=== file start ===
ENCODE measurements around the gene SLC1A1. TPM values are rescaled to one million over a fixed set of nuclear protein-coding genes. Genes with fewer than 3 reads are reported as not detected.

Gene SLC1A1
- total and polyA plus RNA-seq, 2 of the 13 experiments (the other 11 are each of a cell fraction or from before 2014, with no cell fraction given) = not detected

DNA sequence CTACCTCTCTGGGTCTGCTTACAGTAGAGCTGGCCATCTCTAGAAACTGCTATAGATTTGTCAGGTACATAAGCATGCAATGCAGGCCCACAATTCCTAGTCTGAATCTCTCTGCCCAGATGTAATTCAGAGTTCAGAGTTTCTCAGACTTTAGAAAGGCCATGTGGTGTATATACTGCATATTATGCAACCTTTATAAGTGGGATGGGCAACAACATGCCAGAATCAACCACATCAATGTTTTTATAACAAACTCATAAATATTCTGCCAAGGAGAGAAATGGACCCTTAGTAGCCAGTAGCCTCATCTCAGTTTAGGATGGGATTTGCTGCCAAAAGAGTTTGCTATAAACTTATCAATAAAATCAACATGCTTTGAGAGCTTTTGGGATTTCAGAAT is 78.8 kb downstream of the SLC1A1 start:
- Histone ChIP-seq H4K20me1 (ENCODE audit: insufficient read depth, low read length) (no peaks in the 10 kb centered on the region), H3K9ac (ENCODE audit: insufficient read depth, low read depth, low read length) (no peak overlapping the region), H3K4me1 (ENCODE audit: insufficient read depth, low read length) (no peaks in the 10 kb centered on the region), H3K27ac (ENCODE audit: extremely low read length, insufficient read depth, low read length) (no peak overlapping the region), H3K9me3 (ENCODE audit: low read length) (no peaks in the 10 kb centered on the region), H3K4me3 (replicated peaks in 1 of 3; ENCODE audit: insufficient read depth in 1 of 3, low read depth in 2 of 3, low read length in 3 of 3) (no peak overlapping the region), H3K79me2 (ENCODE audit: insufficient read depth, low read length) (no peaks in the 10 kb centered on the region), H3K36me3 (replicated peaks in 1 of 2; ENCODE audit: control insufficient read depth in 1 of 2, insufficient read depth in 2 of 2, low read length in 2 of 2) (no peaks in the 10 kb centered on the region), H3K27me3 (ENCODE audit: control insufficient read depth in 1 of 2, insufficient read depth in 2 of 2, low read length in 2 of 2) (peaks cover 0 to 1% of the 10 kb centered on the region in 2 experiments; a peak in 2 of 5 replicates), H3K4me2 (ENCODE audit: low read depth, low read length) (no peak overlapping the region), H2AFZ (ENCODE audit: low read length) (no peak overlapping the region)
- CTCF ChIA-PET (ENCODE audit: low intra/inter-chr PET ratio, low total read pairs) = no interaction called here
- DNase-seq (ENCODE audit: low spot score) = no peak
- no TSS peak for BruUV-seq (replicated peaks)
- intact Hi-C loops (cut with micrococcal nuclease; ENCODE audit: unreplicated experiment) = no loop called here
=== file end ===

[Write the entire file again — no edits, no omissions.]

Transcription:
ENCODE measurements around the gene SLC1A1. TPM values are rescaled to one million over a fixed set of nuclear protein-coding genes. Genes with fewer than 3 reads are reported as not detected.

Gene SLC1A1
- total and polyA plus RNA-seq, 2 of the 13 experiments (the other 11 are each of a cell fraction or from before 2014, with no cell fraction given) = not detected

DNA sequence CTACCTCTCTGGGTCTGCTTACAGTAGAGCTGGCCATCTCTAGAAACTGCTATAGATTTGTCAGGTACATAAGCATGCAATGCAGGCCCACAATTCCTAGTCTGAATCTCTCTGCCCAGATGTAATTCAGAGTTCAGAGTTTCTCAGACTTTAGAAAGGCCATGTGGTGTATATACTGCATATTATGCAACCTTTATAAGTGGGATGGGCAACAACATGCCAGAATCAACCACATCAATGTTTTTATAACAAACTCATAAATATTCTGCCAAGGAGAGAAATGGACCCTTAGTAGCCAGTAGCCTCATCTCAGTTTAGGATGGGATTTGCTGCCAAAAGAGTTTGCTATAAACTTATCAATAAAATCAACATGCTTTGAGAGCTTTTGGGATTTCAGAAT is 78.8 kb downstream of the SLC1A1 start:
- Histone ChIP-seq H4K20me1 (ENCODE audit: insufficient read depth, low read length) (no peaks in the 10 kb centered on the region), H3K9ac (ENCODE audit: insufficient read depth, low read depth, low read length) (no peak overlapping the region), H3K4me1 (ENCODE audit: insufficient read depth, low read length) (no peaks in the 10 kb centered on the region), H3K27ac (ENCODE audit: extremely low read length, insufficient read depth, low read length) (no peak overlapping the region), H3K9me3 (ENCODE audit: low read length) (no peaks in the 10 kb centered on the region), H3K4me3 (replicated peaks in 1 of 3; ENCODE audit: insufficient read depth in 1 of 3, low read depth in 2 of 3, low read length in 3 of 3) (no peak overlapping the region), H3K79me2 (ENCODE audit: insufficient read depth, low read length) (no peaks in the 10 kb centered on the region), H3K36me3 (replicated peaks in 1 of 2; ENCODE audit: control insufficient read depth in 1 of 2, insufficient read depth in 2 of 2, low read length in 2 of 2) (no peaks in the 10 kb centered on the region), H3K27me3 (ENCODE audit: control insufficient read depth in 1 of 2, insufficient read depth in 2 of 2, low read length in 2 of 2) (peaks cover 0 to 1% of the 10 kb centered on the region in 2 experiments; a peak in 2 of 5 replicates), H3K4me2 (ENCODE audit: low read depth, low read length) (no peak overlapping the region), H2AFZ (ENCODE audit: low read length) (no peak overlapping the region)
- CTCF ChIA-PET (ENCODE audit: low intra/inter-chr PET ratio, low total read pairs) = no interaction called here
- DNase-seq (ENCODE audit: low spot score) = no peak
- no TSS peak for BruUV-seq (replicated peaks)
- intact Hi-C loops (cut with micrococcal nuclease; ENCODE audit: unreplicated experiment) = no loop called here